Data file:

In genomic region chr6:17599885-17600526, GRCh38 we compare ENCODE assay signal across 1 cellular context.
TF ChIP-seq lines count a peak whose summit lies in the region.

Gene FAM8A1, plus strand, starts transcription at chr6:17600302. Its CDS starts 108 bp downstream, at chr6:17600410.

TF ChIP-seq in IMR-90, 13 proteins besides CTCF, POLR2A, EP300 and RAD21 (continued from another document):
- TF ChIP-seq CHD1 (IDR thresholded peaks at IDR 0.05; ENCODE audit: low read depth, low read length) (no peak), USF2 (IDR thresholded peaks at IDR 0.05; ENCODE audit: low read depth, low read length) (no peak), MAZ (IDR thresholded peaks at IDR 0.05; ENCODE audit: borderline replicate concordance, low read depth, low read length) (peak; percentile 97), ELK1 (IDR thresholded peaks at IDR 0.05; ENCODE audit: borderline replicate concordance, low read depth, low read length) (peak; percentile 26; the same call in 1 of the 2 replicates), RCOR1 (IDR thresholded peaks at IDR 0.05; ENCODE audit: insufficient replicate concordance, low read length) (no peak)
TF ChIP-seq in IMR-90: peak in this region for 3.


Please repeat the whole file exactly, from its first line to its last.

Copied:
In genomic region chr6:17599885-17600526, GRCh38 we compare ENCODE assay signal across 1 cellular context.
TF ChIP-seq lines count a peak whose summit lies in the region.

Gene FAM8A1, plus strand, starts transcription at chr6:17600302. Its CDS starts 108 bp downstream, at chr6:17600410.

TF ChIP-seq in IMR-90, 13 proteins besides CTCF, POLR2A, EP300 and RAD21 (continued from another document):
- TF ChIP-seq CHD1 (IDR thresholded peaks at IDR 0.05; ENCODE audit: low read depth, low read length) (no peak), USF2 (IDR thresholded peaks at IDR 0.05; ENCODE audit: low read depth, low read length) (no peak), MAZ (IDR thresholded peaks at IDR 0.05; ENCODE audit: borderline replicate concordance, low read depth, low read length) (peak; percentile 97), ELK1 (IDR thresholded peaks at IDR 0.05; ENCODE audit: borderline replicate concordance, low read depth, low read length) (peak; percentile 26; the same call in 1 of the 2 replicates), RCOR1 (IDR thresholded peaks at IDR 0.05; ENCODE audit: insufficient replicate concordance, low read length) (no peak)
TF ChIP-seq in IMR-90: peak in this region for 3.